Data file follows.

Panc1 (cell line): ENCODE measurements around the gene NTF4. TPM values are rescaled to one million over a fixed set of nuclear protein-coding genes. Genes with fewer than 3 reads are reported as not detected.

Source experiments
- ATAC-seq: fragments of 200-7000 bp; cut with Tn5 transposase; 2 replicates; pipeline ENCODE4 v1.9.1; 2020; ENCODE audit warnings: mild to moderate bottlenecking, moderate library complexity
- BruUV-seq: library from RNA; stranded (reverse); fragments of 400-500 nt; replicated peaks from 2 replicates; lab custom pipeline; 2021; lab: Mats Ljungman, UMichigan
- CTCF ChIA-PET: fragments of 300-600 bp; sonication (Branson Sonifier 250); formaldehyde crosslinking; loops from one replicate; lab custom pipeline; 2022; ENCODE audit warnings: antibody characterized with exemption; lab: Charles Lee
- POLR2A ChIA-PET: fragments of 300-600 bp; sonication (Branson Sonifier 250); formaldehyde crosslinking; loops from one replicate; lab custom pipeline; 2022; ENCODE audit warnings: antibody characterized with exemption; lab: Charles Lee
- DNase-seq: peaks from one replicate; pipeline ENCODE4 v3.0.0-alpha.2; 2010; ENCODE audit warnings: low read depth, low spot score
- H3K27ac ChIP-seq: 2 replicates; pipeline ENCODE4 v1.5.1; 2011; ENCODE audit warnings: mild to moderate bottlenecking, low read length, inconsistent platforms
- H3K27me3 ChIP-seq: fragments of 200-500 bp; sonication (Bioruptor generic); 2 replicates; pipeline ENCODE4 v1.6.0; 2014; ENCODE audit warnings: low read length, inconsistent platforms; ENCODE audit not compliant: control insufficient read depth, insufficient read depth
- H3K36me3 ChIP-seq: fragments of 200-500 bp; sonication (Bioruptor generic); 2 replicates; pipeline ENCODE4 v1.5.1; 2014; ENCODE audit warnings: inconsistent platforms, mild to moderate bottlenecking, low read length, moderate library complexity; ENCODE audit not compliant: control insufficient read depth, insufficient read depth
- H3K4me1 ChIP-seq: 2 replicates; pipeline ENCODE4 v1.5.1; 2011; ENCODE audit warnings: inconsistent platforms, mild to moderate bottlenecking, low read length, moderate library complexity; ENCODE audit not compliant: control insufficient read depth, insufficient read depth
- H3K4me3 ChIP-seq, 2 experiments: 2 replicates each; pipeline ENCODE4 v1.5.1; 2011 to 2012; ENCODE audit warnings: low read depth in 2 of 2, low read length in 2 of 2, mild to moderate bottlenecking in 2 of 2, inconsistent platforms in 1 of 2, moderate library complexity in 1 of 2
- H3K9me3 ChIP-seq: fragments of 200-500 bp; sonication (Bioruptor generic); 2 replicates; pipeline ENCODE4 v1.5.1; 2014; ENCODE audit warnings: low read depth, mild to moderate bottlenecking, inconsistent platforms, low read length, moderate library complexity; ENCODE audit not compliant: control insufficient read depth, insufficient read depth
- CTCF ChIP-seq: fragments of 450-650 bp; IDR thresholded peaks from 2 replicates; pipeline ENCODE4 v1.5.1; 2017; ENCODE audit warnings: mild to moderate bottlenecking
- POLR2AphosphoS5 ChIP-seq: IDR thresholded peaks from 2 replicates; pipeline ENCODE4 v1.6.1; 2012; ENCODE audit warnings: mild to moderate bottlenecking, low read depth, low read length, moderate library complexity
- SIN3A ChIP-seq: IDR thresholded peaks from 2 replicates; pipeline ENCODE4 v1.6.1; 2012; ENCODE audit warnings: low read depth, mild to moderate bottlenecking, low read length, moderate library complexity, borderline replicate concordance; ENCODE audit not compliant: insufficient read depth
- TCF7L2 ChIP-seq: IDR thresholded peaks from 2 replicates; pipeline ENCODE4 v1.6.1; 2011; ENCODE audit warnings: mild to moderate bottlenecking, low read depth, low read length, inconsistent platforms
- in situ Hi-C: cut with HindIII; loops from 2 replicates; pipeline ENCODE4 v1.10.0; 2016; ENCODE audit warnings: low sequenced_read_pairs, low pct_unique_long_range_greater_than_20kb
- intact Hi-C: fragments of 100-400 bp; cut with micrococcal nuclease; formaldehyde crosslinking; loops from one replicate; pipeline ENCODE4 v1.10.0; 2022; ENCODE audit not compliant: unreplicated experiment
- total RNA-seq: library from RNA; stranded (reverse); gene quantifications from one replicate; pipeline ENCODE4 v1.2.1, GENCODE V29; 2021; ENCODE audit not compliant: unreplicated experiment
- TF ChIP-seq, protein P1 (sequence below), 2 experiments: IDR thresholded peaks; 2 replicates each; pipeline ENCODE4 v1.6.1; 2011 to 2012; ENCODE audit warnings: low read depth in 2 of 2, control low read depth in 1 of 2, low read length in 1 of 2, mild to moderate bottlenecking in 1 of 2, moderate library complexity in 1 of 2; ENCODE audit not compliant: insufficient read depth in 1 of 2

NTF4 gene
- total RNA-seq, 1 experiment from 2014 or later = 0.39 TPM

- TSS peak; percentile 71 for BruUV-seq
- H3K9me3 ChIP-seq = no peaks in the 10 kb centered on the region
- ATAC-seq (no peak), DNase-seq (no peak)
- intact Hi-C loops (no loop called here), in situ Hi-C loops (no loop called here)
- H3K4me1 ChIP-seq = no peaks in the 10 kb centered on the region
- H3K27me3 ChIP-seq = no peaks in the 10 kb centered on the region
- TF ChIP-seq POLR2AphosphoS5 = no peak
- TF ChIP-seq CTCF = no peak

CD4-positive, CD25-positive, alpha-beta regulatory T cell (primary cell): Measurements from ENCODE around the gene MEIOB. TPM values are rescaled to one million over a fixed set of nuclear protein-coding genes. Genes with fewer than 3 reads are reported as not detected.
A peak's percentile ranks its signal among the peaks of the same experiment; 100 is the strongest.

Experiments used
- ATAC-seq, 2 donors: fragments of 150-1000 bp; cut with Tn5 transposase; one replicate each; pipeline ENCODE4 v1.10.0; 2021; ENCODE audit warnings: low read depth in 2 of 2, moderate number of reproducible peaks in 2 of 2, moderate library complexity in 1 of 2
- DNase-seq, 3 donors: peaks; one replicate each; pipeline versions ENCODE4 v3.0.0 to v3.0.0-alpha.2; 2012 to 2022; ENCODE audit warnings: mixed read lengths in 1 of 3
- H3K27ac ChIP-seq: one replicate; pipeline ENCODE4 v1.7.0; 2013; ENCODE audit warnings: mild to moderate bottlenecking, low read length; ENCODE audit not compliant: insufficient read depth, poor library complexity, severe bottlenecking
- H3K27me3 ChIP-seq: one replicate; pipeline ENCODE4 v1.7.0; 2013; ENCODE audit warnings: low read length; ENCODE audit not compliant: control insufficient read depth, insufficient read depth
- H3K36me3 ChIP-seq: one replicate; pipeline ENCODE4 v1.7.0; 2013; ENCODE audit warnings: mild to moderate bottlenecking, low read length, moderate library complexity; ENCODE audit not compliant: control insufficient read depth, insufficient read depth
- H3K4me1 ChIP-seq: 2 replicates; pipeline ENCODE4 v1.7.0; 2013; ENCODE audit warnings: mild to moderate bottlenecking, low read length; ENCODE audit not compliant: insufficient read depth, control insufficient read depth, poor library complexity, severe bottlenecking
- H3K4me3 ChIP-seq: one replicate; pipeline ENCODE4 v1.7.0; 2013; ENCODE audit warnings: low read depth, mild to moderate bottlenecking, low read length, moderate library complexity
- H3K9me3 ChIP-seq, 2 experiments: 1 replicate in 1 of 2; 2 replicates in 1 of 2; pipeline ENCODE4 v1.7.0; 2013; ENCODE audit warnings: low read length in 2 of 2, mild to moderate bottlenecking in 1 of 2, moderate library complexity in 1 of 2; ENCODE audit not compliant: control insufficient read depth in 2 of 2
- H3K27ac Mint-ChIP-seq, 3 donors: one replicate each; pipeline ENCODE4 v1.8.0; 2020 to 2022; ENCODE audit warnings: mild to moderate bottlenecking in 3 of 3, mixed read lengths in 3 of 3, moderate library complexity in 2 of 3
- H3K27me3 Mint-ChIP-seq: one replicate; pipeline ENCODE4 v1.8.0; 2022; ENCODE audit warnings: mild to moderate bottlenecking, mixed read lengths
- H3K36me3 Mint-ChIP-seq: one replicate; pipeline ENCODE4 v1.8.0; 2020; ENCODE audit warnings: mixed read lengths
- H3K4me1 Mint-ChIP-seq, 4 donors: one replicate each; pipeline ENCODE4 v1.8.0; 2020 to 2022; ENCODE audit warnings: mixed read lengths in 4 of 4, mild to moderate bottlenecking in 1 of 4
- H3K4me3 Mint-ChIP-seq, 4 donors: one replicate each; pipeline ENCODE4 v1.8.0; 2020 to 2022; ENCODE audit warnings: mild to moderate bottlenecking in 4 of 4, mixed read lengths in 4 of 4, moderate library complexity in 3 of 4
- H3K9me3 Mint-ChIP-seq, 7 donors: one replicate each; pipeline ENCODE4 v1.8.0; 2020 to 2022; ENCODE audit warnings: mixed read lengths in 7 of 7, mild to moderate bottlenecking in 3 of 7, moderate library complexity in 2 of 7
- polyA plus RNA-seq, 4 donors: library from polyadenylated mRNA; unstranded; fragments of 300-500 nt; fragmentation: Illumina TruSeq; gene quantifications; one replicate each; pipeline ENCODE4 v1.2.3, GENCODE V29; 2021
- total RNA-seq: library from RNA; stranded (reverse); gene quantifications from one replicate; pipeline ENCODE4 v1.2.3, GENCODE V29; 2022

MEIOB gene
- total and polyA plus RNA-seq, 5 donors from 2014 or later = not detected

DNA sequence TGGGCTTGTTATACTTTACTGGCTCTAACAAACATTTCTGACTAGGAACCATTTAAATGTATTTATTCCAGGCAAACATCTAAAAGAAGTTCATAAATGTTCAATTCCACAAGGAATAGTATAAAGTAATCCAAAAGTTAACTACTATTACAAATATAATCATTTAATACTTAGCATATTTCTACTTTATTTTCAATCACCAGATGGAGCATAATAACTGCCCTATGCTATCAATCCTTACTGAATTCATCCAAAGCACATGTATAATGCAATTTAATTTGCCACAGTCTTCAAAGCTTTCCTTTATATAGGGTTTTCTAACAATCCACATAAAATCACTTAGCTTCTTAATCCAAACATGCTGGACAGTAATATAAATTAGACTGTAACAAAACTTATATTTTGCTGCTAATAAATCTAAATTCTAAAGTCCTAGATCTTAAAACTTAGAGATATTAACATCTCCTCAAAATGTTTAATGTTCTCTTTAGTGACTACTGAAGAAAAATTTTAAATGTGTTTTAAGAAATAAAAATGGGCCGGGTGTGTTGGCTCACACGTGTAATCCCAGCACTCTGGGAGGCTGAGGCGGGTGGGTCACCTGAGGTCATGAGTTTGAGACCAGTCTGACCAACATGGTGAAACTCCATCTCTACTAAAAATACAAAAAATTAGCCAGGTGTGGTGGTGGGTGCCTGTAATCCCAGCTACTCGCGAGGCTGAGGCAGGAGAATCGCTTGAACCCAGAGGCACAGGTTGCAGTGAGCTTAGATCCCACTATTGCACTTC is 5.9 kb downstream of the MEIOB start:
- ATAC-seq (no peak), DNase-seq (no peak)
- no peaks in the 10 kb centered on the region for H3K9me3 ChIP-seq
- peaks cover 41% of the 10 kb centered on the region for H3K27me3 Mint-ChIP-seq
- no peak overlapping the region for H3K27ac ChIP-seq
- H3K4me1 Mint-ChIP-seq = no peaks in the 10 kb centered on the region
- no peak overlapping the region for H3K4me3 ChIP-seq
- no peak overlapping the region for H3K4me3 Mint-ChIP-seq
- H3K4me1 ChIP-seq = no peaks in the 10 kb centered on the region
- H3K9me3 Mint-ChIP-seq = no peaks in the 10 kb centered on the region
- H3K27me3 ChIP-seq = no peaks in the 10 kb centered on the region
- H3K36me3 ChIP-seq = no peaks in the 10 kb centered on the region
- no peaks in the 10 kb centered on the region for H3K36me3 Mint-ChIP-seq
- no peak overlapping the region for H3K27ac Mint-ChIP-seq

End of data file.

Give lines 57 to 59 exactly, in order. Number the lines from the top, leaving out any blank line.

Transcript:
- no peak overlapping the region for H3K27ac ChIP-seq
- H3K4me1 Mint-ChIP-seq = no peaks in the 10 kb centered on the region
- no peak overlapping the region for H3K4me3 ChIP-seq